NEW YORK (Dec. 3)
Dr. Albert I. Gordon, prominent Boston rabbi and sociologist today took sharp issue with charges that Jews were moving to the suburbs to “escape” their non-white city neighbors. The author of the sociological study “Jews in Suburbia,” addressed the 46th annual meeting of the Anti-Defamation League of B’nai B’rith, now taking place here.
“Far more important” changing social and economic factors account for the move to the suburbs of both Jews and Christians, Dr. Gordon said. He predicted, however, that the “escapists” among those moving out of the cities will find within the next decade that “there are fewer places to which to run.” Dr. Gordon spoke in opposition to the criticism voiced last month at the General Assembly of the Union of American Hebrew Congregations by Marvin Braiterman, a Baltimore attorney.
Declaring that the “escapist” charge leveled against Jews is unwarranted, Rabbi Gondon said: “Although it is true that the move to suburbs may constitute escapism for some people, there are many other far more important reasons why Jews began moving to suburbs, not the least of which are the factors associated with the increasing number of marriages, larger families, changing housing needs, improved economic income, better transportation and the desire for improved status.”
He added that “it is proper, however, to advise the minority who ‘escape’ to the suburbs in order to avoid contact with non-whites that the invasion of erstwhile white neighborhoods by non-whites is only Just beginning.” The improvement in opportunities for non-whites to acquire better education, technical skills, better Jobs and higher status, “makes inevitable their desire for better housing and living conditions,” he asserted.
Dr. Gordon noted that there are some people, “Jews and non-Jews alike, who will attempt to run from it all for awhile.” He then predicted that within another decade there will be fewer places to which “escapists” can run. “What I have said,” he added, “with respect to non-whites applies equally to those who are seeking to flee from communities into which Jews are moving. We will all have to accept the basic fact that we hall have to come to terms with reality.”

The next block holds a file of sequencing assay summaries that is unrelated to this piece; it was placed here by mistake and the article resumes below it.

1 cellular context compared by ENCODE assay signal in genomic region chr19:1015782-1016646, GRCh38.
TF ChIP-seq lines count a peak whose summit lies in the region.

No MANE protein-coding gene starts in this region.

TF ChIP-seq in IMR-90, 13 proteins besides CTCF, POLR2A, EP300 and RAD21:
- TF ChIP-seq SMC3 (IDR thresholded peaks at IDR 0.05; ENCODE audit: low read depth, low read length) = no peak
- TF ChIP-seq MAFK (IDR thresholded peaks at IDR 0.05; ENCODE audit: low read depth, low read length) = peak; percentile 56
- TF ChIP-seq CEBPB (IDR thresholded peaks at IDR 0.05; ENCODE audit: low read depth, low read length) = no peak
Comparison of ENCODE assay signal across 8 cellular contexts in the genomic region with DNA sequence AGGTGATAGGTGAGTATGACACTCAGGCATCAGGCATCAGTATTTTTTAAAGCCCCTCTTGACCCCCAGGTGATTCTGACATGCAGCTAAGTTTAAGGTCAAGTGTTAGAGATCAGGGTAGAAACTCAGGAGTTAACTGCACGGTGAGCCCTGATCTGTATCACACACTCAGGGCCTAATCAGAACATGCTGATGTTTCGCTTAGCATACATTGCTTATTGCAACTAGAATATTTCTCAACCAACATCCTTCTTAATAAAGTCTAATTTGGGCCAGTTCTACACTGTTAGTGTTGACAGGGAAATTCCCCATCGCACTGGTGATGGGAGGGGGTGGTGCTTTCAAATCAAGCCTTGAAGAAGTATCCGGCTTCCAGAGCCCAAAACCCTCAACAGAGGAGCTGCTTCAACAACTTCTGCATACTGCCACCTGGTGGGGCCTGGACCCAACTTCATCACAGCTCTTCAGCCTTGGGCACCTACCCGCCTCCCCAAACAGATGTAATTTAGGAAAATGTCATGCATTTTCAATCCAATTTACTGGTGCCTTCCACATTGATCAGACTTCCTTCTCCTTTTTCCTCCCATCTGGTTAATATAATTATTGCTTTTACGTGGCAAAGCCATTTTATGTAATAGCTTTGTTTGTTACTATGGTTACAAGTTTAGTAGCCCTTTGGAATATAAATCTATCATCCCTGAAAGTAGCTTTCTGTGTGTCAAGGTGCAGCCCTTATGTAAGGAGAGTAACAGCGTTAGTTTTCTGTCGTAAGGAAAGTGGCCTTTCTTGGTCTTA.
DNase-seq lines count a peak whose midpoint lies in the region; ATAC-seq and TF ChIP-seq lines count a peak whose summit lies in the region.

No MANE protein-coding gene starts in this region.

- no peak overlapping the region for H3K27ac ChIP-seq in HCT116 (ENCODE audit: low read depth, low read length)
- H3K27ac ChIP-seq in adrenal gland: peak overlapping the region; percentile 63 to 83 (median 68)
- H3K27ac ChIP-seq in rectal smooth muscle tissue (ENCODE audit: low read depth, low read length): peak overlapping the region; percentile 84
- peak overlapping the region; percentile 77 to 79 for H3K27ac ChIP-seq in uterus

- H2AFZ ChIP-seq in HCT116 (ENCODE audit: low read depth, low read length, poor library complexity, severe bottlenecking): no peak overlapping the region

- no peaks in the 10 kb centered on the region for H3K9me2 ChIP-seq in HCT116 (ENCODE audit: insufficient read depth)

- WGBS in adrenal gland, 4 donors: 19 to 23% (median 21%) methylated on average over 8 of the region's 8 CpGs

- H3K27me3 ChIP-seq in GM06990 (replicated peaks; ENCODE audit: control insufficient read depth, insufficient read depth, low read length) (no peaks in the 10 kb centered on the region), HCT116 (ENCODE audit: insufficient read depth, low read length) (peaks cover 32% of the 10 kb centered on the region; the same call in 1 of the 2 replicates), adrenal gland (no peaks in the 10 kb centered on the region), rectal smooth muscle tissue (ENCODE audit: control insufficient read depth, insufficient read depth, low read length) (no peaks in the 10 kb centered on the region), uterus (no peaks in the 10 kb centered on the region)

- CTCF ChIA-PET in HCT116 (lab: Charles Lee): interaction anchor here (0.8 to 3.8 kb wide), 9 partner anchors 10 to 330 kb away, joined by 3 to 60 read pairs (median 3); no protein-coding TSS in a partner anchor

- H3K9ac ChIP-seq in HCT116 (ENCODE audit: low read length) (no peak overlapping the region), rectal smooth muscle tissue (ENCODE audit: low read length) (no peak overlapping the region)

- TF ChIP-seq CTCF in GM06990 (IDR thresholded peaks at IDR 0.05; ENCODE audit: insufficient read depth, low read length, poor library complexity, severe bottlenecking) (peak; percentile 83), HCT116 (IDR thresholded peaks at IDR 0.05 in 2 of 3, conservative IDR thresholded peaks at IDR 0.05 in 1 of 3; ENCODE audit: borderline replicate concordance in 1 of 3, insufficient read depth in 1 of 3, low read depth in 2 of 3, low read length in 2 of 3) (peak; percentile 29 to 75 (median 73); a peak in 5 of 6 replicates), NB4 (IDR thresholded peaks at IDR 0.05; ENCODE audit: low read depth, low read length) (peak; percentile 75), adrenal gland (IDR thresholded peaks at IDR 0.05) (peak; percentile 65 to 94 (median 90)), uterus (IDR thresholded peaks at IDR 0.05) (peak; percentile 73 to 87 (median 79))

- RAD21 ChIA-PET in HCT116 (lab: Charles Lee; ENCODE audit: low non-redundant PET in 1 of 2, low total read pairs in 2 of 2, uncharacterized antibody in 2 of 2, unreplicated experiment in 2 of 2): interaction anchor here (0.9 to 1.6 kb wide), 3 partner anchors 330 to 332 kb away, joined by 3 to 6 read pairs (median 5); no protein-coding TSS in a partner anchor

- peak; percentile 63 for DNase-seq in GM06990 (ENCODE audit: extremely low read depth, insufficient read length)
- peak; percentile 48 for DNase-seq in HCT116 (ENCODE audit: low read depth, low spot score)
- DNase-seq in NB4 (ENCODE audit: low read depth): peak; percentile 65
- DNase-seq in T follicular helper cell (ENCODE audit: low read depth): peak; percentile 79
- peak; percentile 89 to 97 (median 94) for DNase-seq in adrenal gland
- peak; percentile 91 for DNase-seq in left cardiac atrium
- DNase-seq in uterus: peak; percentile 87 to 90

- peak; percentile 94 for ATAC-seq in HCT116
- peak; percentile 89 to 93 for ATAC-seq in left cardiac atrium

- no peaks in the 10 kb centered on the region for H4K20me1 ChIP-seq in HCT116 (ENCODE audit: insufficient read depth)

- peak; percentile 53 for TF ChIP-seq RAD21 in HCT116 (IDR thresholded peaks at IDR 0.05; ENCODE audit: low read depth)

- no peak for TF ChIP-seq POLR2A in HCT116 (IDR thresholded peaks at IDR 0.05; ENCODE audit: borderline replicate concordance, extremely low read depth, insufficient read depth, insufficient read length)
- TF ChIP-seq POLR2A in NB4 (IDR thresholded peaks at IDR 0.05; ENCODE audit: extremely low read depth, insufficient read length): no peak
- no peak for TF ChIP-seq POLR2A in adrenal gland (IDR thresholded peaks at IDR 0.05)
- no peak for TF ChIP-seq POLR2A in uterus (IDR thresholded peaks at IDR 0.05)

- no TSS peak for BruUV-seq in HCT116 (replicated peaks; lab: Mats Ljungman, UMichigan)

Irving Ferman, executive vice-chairman of the President’s Committee on Government Contracts, addressing the ADL meeting, said that discrimination in employment is still the most basic and crucial problem faced by minority groups in the United States. He also urged volunteer agencies in the civil rights field to place “greater emphasis” on equality of opportunity in employment.
Voting, education and housing equality are “important to the dignity” of minority group members, Mr. Ferman said. “But the leaders of social minded groups should recognize the fact that the first responsibility of a family head, whether he belongs to a minority group or not, is to look out for the economic welfare of his family–to see that they get their bread and butter. It seems to me that equal if not greater emphasis should be placed by volunteer agencies in the civil rights field on equality of opportunity in employment for all minority group members.”